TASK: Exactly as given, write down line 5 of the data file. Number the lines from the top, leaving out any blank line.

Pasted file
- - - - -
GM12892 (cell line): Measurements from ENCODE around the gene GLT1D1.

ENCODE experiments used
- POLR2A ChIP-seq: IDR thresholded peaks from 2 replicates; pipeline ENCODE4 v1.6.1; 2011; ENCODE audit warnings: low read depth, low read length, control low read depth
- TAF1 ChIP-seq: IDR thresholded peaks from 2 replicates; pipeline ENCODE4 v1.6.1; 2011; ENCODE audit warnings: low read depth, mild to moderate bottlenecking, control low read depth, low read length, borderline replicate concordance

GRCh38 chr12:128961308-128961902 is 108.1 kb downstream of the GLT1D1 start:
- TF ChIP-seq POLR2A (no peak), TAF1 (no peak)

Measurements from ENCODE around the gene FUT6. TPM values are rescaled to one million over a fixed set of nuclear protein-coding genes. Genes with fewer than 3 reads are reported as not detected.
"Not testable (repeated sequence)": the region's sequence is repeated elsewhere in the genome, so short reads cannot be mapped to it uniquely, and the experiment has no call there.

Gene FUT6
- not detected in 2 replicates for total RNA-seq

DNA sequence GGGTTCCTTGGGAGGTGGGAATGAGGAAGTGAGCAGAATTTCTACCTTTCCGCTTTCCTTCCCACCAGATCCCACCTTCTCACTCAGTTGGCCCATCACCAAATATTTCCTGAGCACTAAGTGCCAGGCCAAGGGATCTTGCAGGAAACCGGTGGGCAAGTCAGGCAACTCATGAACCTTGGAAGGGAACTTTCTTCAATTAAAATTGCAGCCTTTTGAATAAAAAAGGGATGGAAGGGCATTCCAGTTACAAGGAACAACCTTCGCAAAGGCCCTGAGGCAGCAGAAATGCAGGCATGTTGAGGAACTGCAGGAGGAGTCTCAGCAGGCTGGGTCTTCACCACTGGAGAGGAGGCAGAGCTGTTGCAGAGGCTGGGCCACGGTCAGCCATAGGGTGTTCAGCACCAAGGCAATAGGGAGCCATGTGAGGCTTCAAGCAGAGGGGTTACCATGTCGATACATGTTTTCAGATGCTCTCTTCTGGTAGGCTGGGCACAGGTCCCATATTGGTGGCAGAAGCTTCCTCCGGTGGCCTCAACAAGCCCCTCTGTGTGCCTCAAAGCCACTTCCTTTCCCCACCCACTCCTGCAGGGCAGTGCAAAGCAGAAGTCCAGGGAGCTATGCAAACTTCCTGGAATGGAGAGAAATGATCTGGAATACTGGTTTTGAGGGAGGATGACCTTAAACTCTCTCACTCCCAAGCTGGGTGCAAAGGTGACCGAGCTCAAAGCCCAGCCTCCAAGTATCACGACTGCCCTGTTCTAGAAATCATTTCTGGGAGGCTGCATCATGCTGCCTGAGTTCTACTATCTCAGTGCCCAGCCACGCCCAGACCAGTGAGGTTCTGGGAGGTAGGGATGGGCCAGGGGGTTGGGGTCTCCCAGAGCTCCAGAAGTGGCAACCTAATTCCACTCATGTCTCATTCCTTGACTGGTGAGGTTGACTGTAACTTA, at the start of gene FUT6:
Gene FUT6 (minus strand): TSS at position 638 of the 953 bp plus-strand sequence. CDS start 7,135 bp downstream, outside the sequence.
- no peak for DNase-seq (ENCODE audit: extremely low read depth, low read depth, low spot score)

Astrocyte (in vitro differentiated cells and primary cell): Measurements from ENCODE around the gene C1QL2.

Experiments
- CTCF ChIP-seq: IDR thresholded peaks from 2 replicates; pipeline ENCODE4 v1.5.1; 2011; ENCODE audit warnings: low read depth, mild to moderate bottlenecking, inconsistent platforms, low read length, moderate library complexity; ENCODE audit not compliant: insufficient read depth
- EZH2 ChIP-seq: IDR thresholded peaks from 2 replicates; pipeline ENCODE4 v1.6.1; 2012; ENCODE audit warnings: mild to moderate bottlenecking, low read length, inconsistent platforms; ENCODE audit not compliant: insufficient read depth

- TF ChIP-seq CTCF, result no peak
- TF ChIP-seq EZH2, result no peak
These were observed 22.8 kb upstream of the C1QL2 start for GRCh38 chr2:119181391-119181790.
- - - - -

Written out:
GRCh38 chr12:128961308-128961902 is 108.1 kb downstream of the GLT1D1 start: